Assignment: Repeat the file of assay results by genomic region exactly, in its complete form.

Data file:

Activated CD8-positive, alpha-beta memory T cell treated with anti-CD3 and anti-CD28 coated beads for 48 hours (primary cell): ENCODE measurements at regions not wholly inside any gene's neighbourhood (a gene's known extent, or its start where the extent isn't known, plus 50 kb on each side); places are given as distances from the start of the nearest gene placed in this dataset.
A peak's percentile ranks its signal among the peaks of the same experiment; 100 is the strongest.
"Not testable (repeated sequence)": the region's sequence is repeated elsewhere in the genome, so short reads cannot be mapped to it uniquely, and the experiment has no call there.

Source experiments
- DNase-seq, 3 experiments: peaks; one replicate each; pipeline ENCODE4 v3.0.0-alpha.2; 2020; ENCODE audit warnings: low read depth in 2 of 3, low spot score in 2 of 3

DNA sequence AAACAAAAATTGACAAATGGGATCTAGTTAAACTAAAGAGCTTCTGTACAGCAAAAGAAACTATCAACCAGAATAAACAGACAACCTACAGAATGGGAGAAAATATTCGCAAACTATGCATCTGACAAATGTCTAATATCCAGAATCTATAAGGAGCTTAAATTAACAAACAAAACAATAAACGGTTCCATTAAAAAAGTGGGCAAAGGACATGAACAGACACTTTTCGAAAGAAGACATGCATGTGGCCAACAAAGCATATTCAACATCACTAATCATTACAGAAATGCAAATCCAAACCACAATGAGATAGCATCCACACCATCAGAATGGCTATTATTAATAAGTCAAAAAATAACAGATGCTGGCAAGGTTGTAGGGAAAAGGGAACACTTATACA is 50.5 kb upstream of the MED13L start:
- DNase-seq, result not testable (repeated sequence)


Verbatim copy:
Activated CD8-positive, alpha-beta memory T cell treated with anti-CD3 and anti-CD28 coated beads for 48 hours (primary cell): ENCODE measurements at regions not wholly inside any gene's neighbourhood (a gene's known extent, or its start where the extent isn't known, plus 50 kb on each side); places are given as distances from the start of the nearest gene placed in this dataset.
A peak's percentile ranks its signal among the peaks of the same experiment; 100 is the strongest.
"Not testable (repeated sequence)": the region's sequence is repeated elsewhere in the genome, so short reads cannot be mapped to it uniquely, and the experiment has no call there.

Source experiments
- DNase-seq, 3 experiments: peaks; one replicate each; pipeline ENCODE4 v3.0.0-alpha.2; 2020; ENCODE audit warnings: low read depth in 2 of 3, low spot score in 2 of 3

DNA sequence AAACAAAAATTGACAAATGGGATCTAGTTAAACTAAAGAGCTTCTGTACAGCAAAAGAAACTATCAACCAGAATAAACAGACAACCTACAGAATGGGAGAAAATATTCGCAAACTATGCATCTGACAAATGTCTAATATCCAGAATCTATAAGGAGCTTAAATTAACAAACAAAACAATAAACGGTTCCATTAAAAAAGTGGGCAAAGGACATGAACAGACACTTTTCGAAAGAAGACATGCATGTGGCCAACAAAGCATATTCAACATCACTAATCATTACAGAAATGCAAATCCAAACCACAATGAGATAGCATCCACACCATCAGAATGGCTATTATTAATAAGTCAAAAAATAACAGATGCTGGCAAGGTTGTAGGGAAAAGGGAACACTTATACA is 50.5 kb upstream of the MED13L start:
- DNase-seq, result not testable (repeated sequence)